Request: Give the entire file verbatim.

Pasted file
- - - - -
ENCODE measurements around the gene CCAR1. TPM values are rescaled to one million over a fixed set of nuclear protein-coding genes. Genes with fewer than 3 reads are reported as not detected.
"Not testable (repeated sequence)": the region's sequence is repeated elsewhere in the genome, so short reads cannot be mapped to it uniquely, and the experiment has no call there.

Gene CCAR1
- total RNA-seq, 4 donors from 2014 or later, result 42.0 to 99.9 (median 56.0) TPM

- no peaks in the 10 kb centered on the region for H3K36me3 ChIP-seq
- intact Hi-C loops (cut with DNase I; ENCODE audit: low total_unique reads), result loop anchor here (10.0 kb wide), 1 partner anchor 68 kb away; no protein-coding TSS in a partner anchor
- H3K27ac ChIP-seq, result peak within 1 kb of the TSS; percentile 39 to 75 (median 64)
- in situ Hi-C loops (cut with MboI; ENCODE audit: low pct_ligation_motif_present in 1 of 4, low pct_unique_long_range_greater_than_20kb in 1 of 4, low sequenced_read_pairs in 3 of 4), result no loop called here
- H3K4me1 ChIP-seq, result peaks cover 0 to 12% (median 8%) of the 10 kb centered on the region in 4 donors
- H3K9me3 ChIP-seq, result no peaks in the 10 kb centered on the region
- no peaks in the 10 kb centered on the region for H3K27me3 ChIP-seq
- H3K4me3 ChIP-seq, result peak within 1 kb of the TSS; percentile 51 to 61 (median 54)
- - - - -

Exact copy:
ENCODE measurements around the gene CCAR1. TPM values are rescaled to one million over a fixed set of nuclear protein-coding genes. Genes with fewer than 3 reads are reported as not detected.
"Not testable (repeated sequence)": the region's sequence is repeated elsewhere in the genome, so short reads cannot be mapped to it uniquely, and the experiment has no call there.

Gene CCAR1
- total RNA-seq, 4 donors from 2014 or later, result 42.0 to 99.9 (median 56.0) TPM

- no peaks in the 10 kb centered on the region for H3K36me3 ChIP-seq
- intact Hi-C loops (cut with DNase I; ENCODE audit: low total_unique reads), result loop anchor here (10.0 kb wide), 1 partner anchor 68 kb away; no protein-coding TSS in a partner anchor
- H3K27ac ChIP-seq, result peak within 1 kb of the TSS; percentile 39 to 75 (median 64)
- in situ Hi-C loops (cut with MboI; ENCODE audit: low pct_ligation_motif_present in 1 of 4, low pct_unique_long_range_greater_than_20kb in 1 of 4, low sequenced_read_pairs in 3 of 4), result no loop called here
- H3K4me1 ChIP-seq, result peaks cover 0 to 12% (median 8%) of the 10 kb centered on the region in 4 donors
- H3K9me3 ChIP-seq, result no peaks in the 10 kb centered on the region
- no peaks in the 10 kb centered on the region for H3K27me3 ChIP-seq
- H3K4me3 ChIP-seq, result peak within 1 kb of the TSS; percentile 51 to 61 (median 54)